If we build it, will they come? If they come, will they stay? If they stay, will we run them off? Adventists are preparing to launch another evangelistic thrust via satellite downlink, our greatest such project in history.
NET '98 will be similar in many ways to evangelistic meetings you may have conducted or observed in the past. It will take place in a local church. A pastor, rather than visiting evangelist, will preach. Members of the local congregation will attend and invite their friends. Good news from God's Word will be proclaimed and, by the Spirit's power, people will become disciples of Jesus Christ.
In other ways, however, NET '98 will be far from typical. For starters, thou sands of congregations and hundreds of thousands of people on six continents will participate in NET '98, translated into some forty languages.
Generation X is the target
The defining characteristic the thing that will most set it apart from past evangelistic endeavors is that NET '98 will intentionally target young adults, ages 18-33, referred to as Generation X (GenX).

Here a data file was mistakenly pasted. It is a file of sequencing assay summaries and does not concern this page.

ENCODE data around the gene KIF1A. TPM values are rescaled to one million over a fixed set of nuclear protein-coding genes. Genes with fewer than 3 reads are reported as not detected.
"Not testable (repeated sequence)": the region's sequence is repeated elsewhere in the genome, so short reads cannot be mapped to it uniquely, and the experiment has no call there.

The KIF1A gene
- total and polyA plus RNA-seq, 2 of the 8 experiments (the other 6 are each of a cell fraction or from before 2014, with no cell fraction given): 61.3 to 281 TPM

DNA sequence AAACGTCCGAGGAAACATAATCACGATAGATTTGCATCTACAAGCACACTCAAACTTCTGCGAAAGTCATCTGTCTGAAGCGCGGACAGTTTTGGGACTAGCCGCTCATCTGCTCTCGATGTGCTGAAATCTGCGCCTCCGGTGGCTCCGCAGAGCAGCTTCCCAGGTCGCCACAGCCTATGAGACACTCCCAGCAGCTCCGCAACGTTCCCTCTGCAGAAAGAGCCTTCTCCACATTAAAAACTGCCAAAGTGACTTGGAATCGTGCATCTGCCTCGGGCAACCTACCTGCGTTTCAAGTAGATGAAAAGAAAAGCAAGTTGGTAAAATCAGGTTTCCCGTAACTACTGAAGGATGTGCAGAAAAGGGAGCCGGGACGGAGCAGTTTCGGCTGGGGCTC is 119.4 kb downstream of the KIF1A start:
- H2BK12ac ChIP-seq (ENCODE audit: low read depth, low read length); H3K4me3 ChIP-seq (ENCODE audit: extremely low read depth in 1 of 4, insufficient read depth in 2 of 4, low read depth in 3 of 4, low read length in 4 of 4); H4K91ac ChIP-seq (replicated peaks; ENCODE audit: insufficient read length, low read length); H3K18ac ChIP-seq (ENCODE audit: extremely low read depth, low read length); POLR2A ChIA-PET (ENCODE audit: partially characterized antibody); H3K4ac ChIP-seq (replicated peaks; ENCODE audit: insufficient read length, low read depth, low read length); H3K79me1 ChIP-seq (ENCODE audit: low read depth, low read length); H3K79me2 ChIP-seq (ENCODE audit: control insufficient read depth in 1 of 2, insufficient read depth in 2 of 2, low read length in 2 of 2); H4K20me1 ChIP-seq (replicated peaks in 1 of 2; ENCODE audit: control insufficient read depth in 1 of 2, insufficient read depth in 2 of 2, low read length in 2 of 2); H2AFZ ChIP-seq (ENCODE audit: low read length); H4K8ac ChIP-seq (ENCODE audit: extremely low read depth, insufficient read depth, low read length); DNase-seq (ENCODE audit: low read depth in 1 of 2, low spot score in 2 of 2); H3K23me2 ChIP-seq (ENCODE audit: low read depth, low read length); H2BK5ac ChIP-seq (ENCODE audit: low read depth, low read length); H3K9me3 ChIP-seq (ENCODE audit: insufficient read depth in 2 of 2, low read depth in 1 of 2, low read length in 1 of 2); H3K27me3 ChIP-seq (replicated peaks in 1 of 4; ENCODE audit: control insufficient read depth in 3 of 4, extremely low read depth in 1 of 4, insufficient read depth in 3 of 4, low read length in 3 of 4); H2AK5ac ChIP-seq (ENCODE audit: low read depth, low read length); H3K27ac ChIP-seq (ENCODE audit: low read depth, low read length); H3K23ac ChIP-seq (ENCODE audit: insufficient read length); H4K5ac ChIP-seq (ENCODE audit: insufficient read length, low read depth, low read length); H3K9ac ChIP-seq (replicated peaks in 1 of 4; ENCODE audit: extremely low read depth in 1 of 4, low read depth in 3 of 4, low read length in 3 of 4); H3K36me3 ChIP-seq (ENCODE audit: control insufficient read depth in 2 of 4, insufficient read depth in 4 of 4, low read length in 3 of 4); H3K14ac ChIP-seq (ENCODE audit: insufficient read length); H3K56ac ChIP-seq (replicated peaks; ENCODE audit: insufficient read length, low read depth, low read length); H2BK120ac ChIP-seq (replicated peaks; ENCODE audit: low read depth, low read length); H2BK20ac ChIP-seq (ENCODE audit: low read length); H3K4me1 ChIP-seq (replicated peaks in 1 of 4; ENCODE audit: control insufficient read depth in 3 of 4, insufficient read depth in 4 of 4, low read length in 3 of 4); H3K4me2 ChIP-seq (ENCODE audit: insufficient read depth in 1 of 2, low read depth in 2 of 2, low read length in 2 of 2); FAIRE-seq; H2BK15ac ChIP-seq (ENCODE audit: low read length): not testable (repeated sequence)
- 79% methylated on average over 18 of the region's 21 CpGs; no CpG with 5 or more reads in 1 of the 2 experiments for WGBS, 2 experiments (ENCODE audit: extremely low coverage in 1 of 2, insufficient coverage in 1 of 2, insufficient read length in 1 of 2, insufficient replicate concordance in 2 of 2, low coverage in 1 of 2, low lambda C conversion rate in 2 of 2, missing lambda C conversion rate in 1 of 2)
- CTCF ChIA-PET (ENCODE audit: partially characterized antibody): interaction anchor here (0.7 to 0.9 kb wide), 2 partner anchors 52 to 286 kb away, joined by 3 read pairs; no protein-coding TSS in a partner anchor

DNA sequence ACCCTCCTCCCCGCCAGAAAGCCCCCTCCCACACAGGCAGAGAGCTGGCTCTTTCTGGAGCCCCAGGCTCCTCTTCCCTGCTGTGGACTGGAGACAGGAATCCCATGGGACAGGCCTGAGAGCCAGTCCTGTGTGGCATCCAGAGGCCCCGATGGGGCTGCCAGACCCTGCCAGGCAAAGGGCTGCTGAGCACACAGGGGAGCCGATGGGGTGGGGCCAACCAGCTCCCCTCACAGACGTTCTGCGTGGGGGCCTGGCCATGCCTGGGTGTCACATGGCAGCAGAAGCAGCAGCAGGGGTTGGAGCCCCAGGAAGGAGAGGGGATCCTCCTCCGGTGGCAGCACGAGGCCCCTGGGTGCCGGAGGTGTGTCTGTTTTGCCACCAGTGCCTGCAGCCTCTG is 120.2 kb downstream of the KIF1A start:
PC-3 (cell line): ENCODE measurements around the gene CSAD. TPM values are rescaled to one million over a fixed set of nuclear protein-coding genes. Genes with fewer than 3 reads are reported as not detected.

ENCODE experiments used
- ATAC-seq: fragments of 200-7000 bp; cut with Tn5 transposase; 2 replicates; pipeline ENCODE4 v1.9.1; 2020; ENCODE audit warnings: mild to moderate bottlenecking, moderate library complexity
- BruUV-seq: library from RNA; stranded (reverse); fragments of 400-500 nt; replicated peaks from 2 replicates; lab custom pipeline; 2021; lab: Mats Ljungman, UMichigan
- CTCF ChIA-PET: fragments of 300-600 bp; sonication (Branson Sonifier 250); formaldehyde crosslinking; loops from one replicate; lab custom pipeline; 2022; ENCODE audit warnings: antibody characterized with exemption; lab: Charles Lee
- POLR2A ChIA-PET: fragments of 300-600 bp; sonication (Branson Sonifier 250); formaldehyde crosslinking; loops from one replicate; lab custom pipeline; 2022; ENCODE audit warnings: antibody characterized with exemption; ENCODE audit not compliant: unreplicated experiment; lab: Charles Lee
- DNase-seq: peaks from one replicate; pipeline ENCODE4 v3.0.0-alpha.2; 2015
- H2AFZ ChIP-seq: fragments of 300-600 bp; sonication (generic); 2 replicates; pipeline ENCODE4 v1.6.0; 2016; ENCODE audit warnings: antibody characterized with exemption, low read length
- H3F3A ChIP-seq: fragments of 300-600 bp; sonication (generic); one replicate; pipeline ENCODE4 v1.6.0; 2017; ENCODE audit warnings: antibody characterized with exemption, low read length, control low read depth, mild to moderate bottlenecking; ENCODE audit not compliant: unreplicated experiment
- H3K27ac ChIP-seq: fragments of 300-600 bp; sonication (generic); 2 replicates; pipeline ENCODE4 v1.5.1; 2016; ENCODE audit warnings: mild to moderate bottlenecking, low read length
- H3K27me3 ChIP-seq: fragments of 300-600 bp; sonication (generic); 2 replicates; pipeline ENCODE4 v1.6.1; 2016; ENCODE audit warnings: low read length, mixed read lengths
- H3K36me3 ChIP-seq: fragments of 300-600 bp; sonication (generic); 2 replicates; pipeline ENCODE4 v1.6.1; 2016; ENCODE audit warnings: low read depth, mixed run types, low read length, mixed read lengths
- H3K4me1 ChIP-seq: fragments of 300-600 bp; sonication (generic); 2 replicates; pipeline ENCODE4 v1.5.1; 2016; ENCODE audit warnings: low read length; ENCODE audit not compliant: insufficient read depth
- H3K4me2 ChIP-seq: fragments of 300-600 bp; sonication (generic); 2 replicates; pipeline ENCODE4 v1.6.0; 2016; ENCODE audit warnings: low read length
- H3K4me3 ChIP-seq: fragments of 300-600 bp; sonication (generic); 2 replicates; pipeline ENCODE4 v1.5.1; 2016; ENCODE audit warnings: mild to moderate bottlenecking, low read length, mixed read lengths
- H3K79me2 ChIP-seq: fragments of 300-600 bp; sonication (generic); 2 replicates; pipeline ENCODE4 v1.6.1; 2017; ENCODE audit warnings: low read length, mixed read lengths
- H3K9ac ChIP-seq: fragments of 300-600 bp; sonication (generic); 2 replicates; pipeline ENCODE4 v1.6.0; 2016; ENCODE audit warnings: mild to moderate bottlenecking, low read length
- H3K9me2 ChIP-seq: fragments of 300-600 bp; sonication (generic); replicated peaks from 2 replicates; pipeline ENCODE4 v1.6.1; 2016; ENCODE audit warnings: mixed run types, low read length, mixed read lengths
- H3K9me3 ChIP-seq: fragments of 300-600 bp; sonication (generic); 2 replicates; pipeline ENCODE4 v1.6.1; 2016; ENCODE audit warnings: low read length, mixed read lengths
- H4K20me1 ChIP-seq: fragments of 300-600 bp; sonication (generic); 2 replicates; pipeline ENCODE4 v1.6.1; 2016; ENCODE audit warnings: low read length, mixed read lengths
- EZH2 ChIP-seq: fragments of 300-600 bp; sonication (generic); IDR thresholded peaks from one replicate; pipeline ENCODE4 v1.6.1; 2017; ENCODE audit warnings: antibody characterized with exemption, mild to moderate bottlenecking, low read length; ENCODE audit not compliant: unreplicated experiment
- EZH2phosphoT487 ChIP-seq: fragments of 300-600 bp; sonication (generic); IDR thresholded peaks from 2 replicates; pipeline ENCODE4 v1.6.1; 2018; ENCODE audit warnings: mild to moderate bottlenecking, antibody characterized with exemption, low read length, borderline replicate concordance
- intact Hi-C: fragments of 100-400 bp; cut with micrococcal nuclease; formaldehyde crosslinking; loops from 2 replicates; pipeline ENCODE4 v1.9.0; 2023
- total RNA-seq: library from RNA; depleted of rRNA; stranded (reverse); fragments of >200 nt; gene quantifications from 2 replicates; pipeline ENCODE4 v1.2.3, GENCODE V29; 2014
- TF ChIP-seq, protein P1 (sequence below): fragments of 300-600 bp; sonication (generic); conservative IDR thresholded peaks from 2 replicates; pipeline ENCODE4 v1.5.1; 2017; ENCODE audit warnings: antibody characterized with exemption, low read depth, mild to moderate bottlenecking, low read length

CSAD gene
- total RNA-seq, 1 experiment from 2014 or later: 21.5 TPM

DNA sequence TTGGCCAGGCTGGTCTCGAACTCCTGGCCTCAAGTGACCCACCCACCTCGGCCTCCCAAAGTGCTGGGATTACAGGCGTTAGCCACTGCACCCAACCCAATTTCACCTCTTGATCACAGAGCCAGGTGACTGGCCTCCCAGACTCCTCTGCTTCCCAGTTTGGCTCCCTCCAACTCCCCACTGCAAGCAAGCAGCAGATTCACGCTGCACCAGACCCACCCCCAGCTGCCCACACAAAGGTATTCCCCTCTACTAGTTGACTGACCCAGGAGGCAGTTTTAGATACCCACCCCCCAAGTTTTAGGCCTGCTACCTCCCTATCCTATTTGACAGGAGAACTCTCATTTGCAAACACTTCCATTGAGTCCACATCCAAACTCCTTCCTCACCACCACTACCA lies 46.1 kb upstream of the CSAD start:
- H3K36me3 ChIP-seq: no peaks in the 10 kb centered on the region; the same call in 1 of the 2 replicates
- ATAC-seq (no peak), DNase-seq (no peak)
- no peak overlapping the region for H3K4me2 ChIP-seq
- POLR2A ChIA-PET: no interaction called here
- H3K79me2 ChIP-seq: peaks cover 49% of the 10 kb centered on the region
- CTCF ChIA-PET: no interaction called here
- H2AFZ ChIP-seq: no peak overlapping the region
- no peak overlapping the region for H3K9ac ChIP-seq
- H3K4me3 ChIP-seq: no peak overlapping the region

"What we share together is going to be life-changing for all ages," host Pastor Dwight Nelson assures us. "We are going to be user-friendly for the young." 1 Thus, it is no accident that NET '98 will originate from a campus congregation surrounded by some three thousand young adults.2 Nelson's purpose is clearly articulated in his recent Adventist Review interview: "NET '98 is going to reach GenXers."3
If young adults accounted for more than one in eight of the baptisms attributed to NET '96, an event attended mainly by people over fifty years of age, we have good reason to believe that many more young GenXers will respond to the messages presented in NET '98. It has been developed with them specifically in mind.